Cardiac Glycoside Plant Poisoning Treatment & Management

Updated: Mar 28, 2017
  • Author: Raffi Kapitanyan, MD; Chief Editor: Michael A Miller, MD  more...
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Treatment

Approach Considerations

Management of plant cardiac glycoside poisoning is very similar to that for digoxin/digitoxin poisoning and follows the principles of care for toxicologic emergencies, which include the following:

  • Provide general supportive care
  • Prevent further exposure and absorption
  • Administer antidote (ie, fragment antigen binding [Fab] fragments)
  • Treat complications

For general supportive care, attention to airway, breathing, and circulation (ABCs) is paramount. Treat life-threatening conditions in accordance with advanced cardiac life support (ACLS) principles, except as outlined below. To prevent further exposure, remove plant parts brought with the patient from treatment area, particularly if the patient is suicidal. To prevent further absorption, oral administration of activated charcoal is recommended if no contraindications exist.

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Prehospital and Emergency Department Care

Advanced life support (ALS) personnel should transport patients who have ingested herbal cardiac glycosides or significant amounts of plants known to contain cardiac glycosides. Prehospital care should focus on the ABCs, with special emphasis on supporting respiratory and cardiac function. Cardiac and pulse oximeter monitoring should be continuous.

Administer oxygen and start an intravenous (IV) line. Place the patient on continuous cardiac monitoring and pulse oximetry. Treat patients with altered mental status in accordance with standard protocols based on a fingerstick glucose determination and primary survey.

In patients with a protected airway and normal mental status, activated charcoal can be administered. Atropine should be given to patients with clinically significant bradycardia (eg, hypotension, change of mental status). Digoxin Fab fragment treatment should be given if indicated.

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Fab Fragment Treatment

Sheep-derived digoxin antibody Fab fragments reportedly are effective for some plant cardiac glycosides. Consider using this agent in patients with life-threatening complications, such as ventricular dysrhythmias, hyperkalemia, high-degree heart block, and cardiac arrest that do not respond rapidly to conventional treatment.

Indications for digoxin antibody Fab fragments are the same for both pharmaceutical as well as nonpharmaceutical cardiac glycoside toxicity and include the following:

  • Hyperkalemia (>5.0 mEq/L) in acute toxicity
  • Life-threatening supraventricular and ventricular dysrhythmias
  • Hemodynamically significant bradycardia unresponsive to atropine
  • Chronic digoxin toxicity with dysrhythmias, significant GI symptoms, acute altered mental status, or renal insufficiency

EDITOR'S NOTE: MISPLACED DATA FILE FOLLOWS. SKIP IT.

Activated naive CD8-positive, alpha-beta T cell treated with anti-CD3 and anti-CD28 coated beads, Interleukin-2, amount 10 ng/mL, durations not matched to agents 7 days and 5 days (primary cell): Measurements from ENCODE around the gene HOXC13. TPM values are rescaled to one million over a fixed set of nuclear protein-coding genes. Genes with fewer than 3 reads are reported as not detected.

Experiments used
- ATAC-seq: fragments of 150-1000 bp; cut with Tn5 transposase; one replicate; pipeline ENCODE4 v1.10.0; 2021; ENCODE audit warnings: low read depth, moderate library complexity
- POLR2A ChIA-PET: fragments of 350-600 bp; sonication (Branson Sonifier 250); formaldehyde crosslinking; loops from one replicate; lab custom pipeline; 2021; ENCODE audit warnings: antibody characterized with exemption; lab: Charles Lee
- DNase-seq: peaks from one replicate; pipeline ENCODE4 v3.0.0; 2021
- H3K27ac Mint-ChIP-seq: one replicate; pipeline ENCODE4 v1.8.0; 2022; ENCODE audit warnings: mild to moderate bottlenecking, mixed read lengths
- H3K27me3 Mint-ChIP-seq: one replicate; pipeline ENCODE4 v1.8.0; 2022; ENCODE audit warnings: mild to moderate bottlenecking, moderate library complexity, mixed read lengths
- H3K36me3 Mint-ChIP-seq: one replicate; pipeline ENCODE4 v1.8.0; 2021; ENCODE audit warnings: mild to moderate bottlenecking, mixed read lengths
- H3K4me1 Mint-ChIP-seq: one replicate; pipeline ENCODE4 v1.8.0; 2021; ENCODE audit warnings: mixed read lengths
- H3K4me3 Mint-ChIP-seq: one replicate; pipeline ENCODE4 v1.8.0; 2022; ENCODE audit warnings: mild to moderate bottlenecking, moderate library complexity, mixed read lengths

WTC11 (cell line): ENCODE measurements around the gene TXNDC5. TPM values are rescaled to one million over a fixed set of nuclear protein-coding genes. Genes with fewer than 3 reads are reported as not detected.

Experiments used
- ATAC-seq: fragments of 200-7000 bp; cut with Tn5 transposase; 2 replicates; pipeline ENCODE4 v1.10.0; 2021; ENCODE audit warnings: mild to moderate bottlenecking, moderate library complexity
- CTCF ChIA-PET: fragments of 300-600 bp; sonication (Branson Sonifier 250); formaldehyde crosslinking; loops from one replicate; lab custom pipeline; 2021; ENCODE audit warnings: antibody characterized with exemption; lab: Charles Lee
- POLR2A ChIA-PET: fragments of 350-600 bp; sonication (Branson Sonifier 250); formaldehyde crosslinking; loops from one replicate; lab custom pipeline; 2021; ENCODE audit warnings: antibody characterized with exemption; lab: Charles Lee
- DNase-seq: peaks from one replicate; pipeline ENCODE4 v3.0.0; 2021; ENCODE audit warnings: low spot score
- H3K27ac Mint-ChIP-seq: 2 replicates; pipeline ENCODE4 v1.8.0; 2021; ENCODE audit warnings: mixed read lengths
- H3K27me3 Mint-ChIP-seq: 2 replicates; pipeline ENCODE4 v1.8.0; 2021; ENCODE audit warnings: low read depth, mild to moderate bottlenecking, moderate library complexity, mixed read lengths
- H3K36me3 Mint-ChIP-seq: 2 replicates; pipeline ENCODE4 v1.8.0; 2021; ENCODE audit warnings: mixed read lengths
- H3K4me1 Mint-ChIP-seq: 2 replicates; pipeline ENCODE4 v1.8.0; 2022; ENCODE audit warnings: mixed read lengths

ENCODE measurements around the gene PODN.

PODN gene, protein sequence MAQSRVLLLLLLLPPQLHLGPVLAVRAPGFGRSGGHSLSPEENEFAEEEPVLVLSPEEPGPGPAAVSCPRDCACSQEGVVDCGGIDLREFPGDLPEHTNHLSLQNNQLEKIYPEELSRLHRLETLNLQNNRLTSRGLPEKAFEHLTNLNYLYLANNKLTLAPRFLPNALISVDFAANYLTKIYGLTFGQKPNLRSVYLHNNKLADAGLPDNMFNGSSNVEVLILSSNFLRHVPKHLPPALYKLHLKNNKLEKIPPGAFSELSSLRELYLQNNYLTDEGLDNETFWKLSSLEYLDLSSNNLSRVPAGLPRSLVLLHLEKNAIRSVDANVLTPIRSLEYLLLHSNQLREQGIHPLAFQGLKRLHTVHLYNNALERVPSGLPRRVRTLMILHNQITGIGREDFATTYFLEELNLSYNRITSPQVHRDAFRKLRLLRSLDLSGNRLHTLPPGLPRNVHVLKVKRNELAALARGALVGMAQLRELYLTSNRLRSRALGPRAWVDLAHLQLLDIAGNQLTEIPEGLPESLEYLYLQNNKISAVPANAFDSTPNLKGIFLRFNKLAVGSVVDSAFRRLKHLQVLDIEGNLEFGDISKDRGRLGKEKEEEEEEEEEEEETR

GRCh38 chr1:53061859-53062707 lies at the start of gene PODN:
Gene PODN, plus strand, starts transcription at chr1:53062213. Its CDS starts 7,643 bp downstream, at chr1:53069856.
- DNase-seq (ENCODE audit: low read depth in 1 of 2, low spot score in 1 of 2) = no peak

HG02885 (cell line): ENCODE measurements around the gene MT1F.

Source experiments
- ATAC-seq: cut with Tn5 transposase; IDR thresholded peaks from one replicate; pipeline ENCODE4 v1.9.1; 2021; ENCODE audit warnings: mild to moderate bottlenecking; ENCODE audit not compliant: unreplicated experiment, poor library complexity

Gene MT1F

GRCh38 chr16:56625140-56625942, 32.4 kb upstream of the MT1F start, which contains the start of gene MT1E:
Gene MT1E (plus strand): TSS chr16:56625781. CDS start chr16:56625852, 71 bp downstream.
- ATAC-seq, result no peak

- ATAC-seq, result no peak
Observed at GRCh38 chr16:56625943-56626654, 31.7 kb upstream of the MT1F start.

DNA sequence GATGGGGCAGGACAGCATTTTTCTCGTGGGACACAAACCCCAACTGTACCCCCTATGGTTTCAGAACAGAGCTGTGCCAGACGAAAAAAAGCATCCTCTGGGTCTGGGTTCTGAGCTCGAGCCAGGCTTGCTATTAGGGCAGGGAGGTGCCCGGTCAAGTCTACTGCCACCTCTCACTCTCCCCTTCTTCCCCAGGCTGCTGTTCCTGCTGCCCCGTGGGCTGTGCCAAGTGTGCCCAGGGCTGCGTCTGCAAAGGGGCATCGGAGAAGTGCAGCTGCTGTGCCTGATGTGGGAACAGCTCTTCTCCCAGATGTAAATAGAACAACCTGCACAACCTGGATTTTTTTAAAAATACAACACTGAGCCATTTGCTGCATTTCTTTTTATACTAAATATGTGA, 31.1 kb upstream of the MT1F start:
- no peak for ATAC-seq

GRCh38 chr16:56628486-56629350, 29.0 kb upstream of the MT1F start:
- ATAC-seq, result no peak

• Serum digoxin level >15 ng/mL at any time
  • Ingestion of 10 mg in an adult or 4 mg in a child
  • Poisoning by nondigoxin cardiac glycoside
  • To aid in treatment of suspected cardiac glycoside poisoning without a confirmatory level

Digoxin levels are not meaningful after administration of digoxin-specific Fab fragments. The levels may not change or may be falsely elevated if a free digoxin assay is not used. Because onset of action of Fab fragments may take 30-60 minutes, intervening treatment of significant complications should occur.

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Management of Complications

Complications of plant cardiac glycoside poisoning may include the following:

  • Bradydysrhythmia
  • Tachydysrhythmia
  • Hyperkalemia
  • Cardiac arrest

Bradydysrhythmia

Atropine and cardiac pacing may be tried. If atropine is not rapidly successful, consider administration of Fab fragments. Patients requiring transcutaneous cardiac pacing should receive Fab fragments prior to its initiation. Transvenous pacing and use of isoproterenol have resulted in degeneration of cardiac rhythms, so both of these should be avoided. Do not delay administration of Fab fragments because of pacemaker placement. Do not use overdrive pacing for the control of ventricular dysrhythmias.

Phenytoin and lidocaine may be used as antidysrhythmics if Fab fragments are not immediately available. However, it should be remembered that Fab fragments are the definitive antidote to cardiac glycoside poisoning.

Tachydysrhythmia

Phenytoin and lidocaine (which decrease automaticity without slowing atriovenous [AV] nodal conduction and increase fibrillation threshold) may be used to treat ventricular dysrhythmias.

Magnesium has been reported to reverse digoxin-induced dysrhythmias and may be useful as long as anuric renal failure is not present.

Use cardioversion only as a last resort, since it may induce intractable ventricular fibrillation. Fab fragments should be given with cardioversion. If time permits, cardioversion should be attempted after a loading dose of phenytoin and at a significantly reduced initial power setting of 5-10 J.